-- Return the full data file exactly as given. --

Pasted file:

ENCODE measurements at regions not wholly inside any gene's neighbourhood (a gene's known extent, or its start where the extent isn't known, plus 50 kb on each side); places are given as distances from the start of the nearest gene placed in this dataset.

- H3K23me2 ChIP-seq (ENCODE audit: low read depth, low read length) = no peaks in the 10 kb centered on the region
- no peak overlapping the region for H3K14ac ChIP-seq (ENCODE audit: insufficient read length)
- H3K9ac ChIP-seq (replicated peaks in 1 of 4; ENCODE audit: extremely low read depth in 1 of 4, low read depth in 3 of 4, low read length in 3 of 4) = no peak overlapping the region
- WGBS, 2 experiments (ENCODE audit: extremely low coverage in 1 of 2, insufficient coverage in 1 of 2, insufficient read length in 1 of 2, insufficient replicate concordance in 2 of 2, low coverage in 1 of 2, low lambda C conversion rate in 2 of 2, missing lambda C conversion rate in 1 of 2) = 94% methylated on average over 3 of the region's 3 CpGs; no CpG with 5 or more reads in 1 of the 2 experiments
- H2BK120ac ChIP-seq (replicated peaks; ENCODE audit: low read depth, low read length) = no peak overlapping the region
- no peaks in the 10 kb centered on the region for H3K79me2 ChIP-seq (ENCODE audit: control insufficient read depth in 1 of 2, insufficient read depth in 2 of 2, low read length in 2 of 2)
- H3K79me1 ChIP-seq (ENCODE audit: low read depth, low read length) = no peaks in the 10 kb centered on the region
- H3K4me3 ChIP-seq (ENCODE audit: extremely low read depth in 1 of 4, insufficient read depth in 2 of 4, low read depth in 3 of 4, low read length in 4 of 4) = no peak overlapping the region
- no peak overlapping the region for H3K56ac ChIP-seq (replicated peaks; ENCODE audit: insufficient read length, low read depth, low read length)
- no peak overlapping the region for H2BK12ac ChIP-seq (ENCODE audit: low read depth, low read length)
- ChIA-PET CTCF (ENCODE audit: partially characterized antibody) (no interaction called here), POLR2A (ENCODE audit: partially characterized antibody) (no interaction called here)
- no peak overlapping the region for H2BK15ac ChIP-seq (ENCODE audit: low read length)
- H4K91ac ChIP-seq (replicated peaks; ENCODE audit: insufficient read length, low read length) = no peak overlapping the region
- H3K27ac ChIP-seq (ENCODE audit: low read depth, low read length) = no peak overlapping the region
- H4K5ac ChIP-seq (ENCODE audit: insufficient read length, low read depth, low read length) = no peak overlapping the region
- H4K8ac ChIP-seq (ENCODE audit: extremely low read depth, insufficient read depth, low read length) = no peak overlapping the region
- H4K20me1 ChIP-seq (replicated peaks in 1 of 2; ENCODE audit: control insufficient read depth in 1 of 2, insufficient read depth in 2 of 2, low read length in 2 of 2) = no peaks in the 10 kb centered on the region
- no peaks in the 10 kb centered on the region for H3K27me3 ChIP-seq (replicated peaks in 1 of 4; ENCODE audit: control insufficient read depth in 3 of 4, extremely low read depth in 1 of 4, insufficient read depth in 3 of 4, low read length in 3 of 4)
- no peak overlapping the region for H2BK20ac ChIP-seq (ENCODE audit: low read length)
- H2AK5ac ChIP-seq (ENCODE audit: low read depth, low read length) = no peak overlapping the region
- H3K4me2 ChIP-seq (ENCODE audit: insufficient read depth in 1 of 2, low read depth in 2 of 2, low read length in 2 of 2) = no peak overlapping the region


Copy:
ENCODE measurements at regions not wholly inside any gene's neighbourhood (a gene's known extent, or its start where the extent isn't known, plus 50 kb on each side); places are given as distances from the start of the nearest gene placed in this dataset.

- H3K23me2 ChIP-seq (ENCODE audit: low read depth, low read length) = no peaks in the 10 kb centered on the region
- no peak overlapping the region for H3K14ac ChIP-seq (ENCODE audit: insufficient read length)
- H3K9ac ChIP-seq (replicated peaks in 1 of 4; ENCODE audit: extremely low read depth in 1 of 4, low read depth in 3 of 4, low read length in 3 of 4) = no peak overlapping the region
- WGBS, 2 experiments (ENCODE audit: extremely low coverage in 1 of 2, insufficient coverage in 1 of 2, insufficient read length in 1 of 2, insufficient replicate concordance in 2 of 2, low coverage in 1 of 2, low lambda C conversion rate in 2 of 2, missing lambda C conversion rate in 1 of 2) = 94% methylated on average over 3 of the region's 3 CpGs; no CpG with 5 or more reads in 1 of the 2 experiments
- H2BK120ac ChIP-seq (replicated peaks; ENCODE audit: low read depth, low read length) = no peak overlapping the region
- no peaks in the 10 kb centered on the region for H3K79me2 ChIP-seq (ENCODE audit: control insufficient read depth in 1 of 2, insufficient read depth in 2 of 2, low read length in 2 of 2)
- H3K79me1 ChIP-seq (ENCODE audit: low read depth, low read length) = no peaks in the 10 kb centered on the region
- H3K4me3 ChIP-seq (ENCODE audit: extremely low read depth in 1 of 4, insufficient read depth in 2 of 4, low read depth in 3 of 4, low read length in 4 of 4) = no peak overlapping the region
- no peak overlapping the region for H3K56ac ChIP-seq (replicated peaks; ENCODE audit: insufficient read length, low read depth, low read length)
- no peak overlapping the region for H2BK12ac ChIP-seq (ENCODE audit: low read depth, low read length)
- ChIA-PET CTCF (ENCODE audit: partially characterized antibody) (no interaction called here), POLR2A (ENCODE audit: partially characterized antibody) (no interaction called here)
- no peak overlapping the region for H2BK15ac ChIP-seq (ENCODE audit: low read length)
- H4K91ac ChIP-seq (replicated peaks; ENCODE audit: insufficient read length, low read length) = no peak overlapping the region
- H3K27ac ChIP-seq (ENCODE audit: low read depth, low read length) = no peak overlapping the region
- H4K5ac ChIP-seq (ENCODE audit: insufficient read length, low read depth, low read length) = no peak overlapping the region
- H4K8ac ChIP-seq (ENCODE audit: extremely low read depth, insufficient read depth, low read length) = no peak overlapping the region
- H4K20me1 ChIP-seq (replicated peaks in 1 of 2; ENCODE audit: control insufficient read depth in 1 of 2, insufficient read depth in 2 of 2, low read length in 2 of 2) = no peaks in the 10 kb centered on the region
- no peaks in the 10 kb centered on the region for H3K27me3 ChIP-seq (replicated peaks in 1 of 4; ENCODE audit: control insufficient read depth in 3 of 4, extremely low read depth in 1 of 4, insufficient read depth in 3 of 4, low read length in 3 of 4)
- no peak overlapping the region for H2BK20ac ChIP-seq (ENCODE audit: low read length)
- H2AK5ac ChIP-seq (ENCODE audit: low read depth, low read length) = no peak overlapping the region
- H3K4me2 ChIP-seq (ENCODE audit: insufficient read depth in 1 of 2, low read depth in 2 of 2, low read length in 2 of 2) = no peak overlapping the region